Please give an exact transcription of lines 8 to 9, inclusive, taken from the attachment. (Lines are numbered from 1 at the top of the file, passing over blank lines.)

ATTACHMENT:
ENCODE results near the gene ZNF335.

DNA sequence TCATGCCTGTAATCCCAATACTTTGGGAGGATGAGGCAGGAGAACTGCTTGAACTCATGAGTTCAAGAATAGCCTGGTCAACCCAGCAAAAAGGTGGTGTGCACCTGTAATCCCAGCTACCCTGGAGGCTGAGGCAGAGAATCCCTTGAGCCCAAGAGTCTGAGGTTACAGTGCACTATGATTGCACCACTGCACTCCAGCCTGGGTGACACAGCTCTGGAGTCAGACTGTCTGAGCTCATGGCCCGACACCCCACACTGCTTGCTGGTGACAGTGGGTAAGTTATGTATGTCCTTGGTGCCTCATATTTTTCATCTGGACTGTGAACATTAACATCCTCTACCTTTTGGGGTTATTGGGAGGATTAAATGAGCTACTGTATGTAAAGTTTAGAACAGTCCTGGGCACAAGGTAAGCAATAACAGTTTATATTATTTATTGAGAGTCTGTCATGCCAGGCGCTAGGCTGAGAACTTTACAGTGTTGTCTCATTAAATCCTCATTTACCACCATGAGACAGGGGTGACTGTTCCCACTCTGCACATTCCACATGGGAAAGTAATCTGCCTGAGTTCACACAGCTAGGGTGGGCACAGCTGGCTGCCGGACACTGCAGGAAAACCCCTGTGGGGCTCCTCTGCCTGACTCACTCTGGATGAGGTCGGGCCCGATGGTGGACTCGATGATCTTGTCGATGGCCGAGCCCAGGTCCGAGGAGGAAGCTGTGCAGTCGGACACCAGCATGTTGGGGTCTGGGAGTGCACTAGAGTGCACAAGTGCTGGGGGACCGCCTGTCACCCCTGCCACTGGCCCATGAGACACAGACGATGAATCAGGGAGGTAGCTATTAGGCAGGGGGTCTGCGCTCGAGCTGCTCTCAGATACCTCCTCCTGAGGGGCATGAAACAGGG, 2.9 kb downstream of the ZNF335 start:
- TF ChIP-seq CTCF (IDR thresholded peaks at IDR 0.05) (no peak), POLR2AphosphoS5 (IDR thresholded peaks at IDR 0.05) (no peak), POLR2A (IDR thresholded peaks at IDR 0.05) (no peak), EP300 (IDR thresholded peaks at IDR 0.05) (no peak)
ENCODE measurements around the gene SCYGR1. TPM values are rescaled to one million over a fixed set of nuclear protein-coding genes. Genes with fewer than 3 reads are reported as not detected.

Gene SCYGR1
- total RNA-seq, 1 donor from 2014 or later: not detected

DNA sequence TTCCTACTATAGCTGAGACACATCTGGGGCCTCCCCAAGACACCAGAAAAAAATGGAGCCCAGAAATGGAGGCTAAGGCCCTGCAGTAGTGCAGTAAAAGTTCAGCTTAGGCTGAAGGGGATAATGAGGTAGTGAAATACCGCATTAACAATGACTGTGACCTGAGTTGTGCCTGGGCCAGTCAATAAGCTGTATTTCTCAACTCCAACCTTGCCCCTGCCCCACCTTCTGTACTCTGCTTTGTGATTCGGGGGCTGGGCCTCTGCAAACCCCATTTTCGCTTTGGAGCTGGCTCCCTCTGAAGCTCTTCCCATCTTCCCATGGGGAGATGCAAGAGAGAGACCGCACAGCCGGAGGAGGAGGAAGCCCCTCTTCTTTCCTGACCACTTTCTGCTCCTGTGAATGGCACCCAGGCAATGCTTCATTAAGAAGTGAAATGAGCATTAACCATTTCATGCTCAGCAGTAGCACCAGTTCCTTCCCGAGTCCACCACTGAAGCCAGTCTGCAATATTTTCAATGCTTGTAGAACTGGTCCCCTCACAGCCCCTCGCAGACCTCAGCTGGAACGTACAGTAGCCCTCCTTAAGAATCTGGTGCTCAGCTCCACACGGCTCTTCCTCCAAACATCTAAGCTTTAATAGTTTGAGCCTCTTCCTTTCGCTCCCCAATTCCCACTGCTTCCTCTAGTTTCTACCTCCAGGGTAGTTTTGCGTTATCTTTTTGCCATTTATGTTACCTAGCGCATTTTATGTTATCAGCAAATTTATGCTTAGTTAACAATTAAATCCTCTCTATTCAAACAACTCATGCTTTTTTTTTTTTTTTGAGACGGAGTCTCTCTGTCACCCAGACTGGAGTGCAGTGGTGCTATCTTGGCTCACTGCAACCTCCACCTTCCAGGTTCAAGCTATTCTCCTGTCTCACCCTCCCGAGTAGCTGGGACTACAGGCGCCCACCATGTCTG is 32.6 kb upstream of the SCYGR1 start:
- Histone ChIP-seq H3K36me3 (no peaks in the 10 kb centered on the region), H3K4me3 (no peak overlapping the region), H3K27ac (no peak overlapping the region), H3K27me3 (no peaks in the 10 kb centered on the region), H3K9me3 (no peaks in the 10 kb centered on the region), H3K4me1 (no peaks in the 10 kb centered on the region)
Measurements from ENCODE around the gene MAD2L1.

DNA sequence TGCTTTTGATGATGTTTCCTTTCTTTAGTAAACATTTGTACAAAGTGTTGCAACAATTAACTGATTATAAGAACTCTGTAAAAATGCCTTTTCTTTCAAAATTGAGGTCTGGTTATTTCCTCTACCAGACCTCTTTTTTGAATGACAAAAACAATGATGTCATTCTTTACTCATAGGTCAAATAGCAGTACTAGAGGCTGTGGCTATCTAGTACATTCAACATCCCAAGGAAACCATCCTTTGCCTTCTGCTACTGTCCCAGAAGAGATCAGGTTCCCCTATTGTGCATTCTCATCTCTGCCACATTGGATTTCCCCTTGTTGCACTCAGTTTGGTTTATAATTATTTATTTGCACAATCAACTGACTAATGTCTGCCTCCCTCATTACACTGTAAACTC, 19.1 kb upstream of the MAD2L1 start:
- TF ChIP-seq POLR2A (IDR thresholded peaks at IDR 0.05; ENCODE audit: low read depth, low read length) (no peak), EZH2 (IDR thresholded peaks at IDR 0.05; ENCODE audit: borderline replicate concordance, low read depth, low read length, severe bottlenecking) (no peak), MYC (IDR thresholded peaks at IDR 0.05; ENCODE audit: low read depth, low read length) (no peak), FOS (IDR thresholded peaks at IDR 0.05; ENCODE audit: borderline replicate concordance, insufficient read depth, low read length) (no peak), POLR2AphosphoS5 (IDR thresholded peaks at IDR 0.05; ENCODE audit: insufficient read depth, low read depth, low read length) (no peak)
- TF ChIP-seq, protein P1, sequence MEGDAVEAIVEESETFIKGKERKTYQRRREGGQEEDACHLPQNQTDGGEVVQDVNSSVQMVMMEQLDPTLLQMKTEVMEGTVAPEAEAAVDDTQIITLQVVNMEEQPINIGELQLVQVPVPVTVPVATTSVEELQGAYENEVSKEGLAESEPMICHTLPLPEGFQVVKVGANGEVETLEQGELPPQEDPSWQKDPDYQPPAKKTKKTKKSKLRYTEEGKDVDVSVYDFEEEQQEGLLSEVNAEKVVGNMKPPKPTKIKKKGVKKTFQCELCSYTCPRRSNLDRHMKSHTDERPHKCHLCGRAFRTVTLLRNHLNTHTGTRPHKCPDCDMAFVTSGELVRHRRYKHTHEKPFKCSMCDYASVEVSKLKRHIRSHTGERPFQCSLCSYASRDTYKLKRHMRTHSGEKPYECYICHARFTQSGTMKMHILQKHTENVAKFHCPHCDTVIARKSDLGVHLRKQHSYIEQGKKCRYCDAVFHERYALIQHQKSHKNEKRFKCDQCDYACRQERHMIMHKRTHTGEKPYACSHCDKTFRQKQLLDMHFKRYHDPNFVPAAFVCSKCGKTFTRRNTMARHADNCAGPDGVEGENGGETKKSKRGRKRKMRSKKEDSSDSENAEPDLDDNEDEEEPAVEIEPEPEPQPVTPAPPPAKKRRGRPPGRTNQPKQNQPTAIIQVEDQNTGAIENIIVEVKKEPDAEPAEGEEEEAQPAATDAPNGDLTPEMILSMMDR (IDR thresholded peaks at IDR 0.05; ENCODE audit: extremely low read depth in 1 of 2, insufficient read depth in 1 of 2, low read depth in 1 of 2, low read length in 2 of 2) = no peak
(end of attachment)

- Histone ChIP-seq H3K36me3 (no peaks in the 10 kb centered on the region), H3K4me3 (no peak overlapping the region), H3K27ac (no peak overlapping the region), H3K27me3 (no peaks in the 10 kb centered on the region), H3K9me3 (no peaks in the 10 kb centered on the region), H3K4me1 (no peaks in the 10 kb centered on the region)
Measurements from ENCODE around the gene MAD2L1.